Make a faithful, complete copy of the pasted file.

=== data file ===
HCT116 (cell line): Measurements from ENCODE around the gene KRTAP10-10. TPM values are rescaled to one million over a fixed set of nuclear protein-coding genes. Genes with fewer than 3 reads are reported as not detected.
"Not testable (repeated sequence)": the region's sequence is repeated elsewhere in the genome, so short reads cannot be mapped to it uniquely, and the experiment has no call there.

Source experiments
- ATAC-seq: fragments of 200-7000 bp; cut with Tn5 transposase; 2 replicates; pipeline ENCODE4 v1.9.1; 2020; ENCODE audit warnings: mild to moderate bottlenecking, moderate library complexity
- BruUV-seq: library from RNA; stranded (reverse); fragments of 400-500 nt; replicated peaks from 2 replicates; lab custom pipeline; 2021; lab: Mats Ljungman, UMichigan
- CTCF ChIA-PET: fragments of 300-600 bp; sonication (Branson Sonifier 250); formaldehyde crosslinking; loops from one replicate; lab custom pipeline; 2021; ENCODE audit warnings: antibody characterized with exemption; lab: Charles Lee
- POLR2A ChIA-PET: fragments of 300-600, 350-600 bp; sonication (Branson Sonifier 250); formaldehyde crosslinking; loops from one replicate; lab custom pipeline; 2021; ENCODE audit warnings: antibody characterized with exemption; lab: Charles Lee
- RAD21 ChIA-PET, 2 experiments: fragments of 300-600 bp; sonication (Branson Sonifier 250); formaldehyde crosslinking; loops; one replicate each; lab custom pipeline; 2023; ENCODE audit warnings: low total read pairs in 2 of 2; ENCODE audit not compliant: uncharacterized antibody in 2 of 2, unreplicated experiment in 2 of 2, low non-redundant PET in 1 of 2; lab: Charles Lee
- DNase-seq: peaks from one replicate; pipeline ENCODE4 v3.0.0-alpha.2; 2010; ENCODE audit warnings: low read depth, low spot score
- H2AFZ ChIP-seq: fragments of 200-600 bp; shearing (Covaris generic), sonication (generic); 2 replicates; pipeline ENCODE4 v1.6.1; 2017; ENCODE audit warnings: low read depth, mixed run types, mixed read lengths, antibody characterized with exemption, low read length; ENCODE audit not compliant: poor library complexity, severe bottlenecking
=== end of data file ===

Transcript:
HCT116 (cell line): Measurements from ENCODE around the gene KRTAP10-10. TPM values are rescaled to one million over a fixed set of nuclear protein-coding genes. Genes with fewer than 3 reads are reported as not detected.
"Not testable (repeated sequence)": the region's sequence is repeated elsewhere in the genome, so short reads cannot be mapped to it uniquely, and the experiment has no call there.

Source experiments
- ATAC-seq: fragments of 200-7000 bp; cut with Tn5 transposase; 2 replicates; pipeline ENCODE4 v1.9.1; 2020; ENCODE audit warnings: mild to moderate bottlenecking, moderate library complexity
- BruUV-seq: library from RNA; stranded (reverse); fragments of 400-500 nt; replicated peaks from 2 replicates; lab custom pipeline; 2021; lab: Mats Ljungman, UMichigan
- CTCF ChIA-PET: fragments of 300-600 bp; sonication (Branson Sonifier 250); formaldehyde crosslinking; loops from one replicate; lab custom pipeline; 2021; ENCODE audit warnings: antibody characterized with exemption; lab: Charles Lee
- POLR2A ChIA-PET: fragments of 300-600, 350-600 bp; sonication (Branson Sonifier 250); formaldehyde crosslinking; loops from one replicate; lab custom pipeline; 2021; ENCODE audit warnings: antibody characterized with exemption; lab: Charles Lee
- RAD21 ChIA-PET, 2 experiments: fragments of 300-600 bp; sonication (Branson Sonifier 250); formaldehyde crosslinking; loops; one replicate each; lab custom pipeline; 2023; ENCODE audit warnings: low total read pairs in 2 of 2; ENCODE audit not compliant: uncharacterized antibody in 2 of 2, unreplicated experiment in 2 of 2, low non-redundant PET in 1 of 2; lab: Charles Lee
- DNase-seq: peaks from one replicate; pipeline ENCODE4 v3.0.0-alpha.2; 2010; ENCODE audit warnings: low read depth, low spot score
- H2AFZ ChIP-seq: fragments of 200-600 bp; shearing (Covaris generic), sonication (generic); 2 replicates; pipeline ENCODE4 v1.6.1; 2017; ENCODE audit warnings: low read depth, mixed run types, mixed read lengths, antibody characterized with exemption, low read length; ENCODE audit not compliant: poor library complexity, severe bottlenecking